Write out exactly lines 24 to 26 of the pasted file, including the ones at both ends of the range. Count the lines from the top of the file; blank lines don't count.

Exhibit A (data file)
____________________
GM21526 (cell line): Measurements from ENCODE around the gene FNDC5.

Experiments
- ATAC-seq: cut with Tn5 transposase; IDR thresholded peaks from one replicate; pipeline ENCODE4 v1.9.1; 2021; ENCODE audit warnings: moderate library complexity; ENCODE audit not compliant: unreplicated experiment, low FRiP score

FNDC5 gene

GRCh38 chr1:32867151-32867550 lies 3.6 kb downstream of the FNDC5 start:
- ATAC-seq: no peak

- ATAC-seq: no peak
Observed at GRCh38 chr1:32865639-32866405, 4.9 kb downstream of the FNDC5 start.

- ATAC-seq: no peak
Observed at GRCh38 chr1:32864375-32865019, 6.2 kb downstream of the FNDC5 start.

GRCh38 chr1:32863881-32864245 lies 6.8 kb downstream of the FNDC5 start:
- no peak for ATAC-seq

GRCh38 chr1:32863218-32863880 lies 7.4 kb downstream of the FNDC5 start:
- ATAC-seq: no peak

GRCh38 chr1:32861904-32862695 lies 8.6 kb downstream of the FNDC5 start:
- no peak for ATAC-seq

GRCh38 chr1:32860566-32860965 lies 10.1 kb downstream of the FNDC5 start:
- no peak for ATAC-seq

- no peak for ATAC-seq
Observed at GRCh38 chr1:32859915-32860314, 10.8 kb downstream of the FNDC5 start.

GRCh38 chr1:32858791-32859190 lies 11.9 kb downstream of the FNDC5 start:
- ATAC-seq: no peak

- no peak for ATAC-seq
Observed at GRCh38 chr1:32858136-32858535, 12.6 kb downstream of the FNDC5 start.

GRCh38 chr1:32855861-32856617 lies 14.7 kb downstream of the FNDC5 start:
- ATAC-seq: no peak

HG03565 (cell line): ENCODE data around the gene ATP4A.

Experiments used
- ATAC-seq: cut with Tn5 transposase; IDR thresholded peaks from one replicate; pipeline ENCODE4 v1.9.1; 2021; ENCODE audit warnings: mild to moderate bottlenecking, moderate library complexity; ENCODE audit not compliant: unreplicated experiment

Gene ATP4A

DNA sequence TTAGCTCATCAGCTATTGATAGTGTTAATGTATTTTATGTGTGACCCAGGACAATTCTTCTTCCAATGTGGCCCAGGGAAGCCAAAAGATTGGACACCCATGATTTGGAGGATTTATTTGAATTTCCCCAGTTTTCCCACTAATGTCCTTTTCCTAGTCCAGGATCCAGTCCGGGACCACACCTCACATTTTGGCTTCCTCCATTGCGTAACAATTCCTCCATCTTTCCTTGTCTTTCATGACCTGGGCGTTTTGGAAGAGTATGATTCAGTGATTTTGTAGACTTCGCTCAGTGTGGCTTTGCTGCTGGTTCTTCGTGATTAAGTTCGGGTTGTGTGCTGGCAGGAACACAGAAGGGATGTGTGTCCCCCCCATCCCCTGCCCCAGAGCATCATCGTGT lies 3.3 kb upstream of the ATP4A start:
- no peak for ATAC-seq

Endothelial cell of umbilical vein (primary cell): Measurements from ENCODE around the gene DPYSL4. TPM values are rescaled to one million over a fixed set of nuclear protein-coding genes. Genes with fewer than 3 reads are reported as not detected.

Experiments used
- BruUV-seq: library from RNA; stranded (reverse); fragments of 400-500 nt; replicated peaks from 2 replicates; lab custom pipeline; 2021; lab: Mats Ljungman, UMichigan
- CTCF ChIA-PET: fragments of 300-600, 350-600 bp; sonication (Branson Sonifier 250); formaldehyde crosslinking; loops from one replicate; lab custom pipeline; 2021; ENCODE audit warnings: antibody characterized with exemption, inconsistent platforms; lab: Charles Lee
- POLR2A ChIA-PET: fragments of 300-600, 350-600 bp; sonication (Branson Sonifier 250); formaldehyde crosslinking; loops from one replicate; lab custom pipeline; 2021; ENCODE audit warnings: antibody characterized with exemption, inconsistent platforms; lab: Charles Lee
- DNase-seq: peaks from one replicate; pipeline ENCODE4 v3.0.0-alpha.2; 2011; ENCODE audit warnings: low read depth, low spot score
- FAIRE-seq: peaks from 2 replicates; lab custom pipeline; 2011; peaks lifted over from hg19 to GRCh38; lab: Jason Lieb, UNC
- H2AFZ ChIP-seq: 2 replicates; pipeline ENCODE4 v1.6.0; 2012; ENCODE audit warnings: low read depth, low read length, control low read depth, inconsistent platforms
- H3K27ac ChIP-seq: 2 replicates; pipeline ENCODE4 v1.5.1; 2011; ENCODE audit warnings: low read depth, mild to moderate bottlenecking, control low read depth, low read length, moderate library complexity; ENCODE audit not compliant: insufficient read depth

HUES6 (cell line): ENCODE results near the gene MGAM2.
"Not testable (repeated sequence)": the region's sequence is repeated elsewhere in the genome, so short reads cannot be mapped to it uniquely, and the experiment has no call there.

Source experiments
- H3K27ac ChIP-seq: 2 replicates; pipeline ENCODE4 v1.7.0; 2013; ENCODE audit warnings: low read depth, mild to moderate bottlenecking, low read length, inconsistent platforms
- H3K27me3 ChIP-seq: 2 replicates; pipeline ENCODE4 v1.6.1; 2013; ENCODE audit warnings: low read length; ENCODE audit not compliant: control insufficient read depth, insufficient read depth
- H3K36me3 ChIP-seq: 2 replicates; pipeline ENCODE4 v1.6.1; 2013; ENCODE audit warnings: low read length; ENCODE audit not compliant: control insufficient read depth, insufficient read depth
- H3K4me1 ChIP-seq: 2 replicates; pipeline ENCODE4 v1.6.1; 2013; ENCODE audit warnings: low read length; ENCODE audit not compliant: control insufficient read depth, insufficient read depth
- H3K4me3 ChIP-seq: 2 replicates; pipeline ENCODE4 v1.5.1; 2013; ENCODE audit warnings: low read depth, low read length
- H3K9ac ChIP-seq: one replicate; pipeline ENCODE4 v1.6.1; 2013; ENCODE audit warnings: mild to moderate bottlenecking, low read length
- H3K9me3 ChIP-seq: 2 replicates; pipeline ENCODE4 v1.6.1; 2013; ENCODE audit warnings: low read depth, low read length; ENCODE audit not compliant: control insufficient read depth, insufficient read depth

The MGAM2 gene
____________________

Observed at GRCh38 chr1:32858136-32858535, 12.6 kb downstream of the FNDC5 start.

GRCh38 chr1:32855861-32856617 lies 14.7 kb downstream of the FNDC5 start:
- ATAC-seq: no peak